Pictures, pictures and more pictures

In my last post, I described the art of blogging and how it benefits me. The main conclusion I drew was that people love pictures, and that if you want to get people to your website, it must be figure-heavy. This second blog post describes how to avoide copyright conundrums and how to illustrate your blog with lots of beautiful pictures without falling foul of copyright laws.

Pictures are great, but there’s a problem: how do you get access to all these great pictures without stealing them from someone else? Fortunately, there are a few solutions to this issue that I will go into in more detail in this blog post. The following all assumes that you are a not-for-profit blogger with an educational website.

1.   Make your own images

The best way to use images is to take them or make them yourself. For Earth Scientists, this means taking your camera out with you on fieldwork and sharing your photographs online. You don’t need to be a fantastic photographer to do this, particularly if you’re going somewhere fascinating, beautiful or unusual. It is, however, worth investing in a relatively good camera – but a simple point-and-shoot is probably fine! You can also take photographs of your lab, you at conferences, and all sorts of things.

Perhaps you’re a modeller making sexy models of the world. Draw them up into nice figures for your website, or even better, post movies! Or perhaps you’re a data junkie with reams of numbers. Put them into a nice figure and put that on your website instead.

There are many free GIS datasets that anyone with a GIS skill can use. Attribute the data correctly and you can make your own figure and post it on your website or blog.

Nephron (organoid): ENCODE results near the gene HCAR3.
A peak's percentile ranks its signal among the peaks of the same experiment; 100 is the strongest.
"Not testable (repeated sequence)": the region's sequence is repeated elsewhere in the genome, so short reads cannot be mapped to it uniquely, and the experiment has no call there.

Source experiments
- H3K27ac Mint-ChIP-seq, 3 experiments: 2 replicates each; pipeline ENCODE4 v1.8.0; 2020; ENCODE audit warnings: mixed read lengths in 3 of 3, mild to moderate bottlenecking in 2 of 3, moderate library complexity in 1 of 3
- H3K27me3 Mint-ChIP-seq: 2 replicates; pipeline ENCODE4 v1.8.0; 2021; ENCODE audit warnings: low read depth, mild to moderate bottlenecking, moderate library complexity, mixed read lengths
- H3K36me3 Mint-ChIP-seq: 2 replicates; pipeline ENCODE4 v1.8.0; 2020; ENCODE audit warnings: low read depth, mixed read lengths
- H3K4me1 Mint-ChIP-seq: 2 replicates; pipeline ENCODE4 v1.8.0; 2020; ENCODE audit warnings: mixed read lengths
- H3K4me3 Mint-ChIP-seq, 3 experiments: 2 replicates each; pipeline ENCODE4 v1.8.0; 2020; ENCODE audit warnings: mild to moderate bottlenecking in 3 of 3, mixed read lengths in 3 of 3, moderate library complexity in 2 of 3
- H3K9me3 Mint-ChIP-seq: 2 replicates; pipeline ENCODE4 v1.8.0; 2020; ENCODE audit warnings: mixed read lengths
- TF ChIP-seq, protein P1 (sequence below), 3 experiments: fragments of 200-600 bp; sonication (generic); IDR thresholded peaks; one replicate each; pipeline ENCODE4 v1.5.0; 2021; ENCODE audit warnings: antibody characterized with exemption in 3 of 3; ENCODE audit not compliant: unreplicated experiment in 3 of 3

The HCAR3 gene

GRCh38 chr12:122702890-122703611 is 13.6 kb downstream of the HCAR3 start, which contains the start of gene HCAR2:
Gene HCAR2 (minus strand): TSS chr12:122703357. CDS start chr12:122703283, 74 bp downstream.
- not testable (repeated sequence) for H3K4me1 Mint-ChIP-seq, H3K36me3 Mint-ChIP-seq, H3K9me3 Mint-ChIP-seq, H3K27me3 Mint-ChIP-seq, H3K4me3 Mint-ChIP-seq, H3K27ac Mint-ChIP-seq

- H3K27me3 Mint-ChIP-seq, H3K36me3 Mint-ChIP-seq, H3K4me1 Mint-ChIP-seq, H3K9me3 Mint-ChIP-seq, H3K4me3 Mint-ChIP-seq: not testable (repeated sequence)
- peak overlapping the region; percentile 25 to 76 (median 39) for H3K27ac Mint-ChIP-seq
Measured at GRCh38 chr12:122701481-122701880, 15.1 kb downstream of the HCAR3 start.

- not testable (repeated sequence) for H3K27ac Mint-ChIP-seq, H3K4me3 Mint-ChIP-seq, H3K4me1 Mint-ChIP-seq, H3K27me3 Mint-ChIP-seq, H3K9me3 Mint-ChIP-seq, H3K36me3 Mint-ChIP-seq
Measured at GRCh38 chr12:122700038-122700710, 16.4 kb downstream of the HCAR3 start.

If you’ve published the photograph or figure already, check with your publisher’s agreement. Most publishers say that you retain copyright and can post the image on your own website, provided you give the reference of the publication and a link to it. Failing that, if you’re not allowed, change the figure so it’s different enough that you can use it online. Again, check the rules to make sure you’re not infringing copyright. You may need to request a permission to use it, which is often free if you’re the author.

If you’re the author of an Elsevier article, you have a range of rights, including the right to post preprint versions of your article on a website. To post a final published version of a figure on your website, you should create a Rightslink account and obtain permission, although use of the figure will be free.

2.   Ask for permission from the author

If you didn’t make the image, don’t just take it from a website or journal article without requesting permission. Contact the author, and if they have copyright, they may give you the figure to use, often stating that you must attribute it to them. They should check that they have permission from the publisher to do this before giving you the figure. They may need to create a RightsLink account to do this.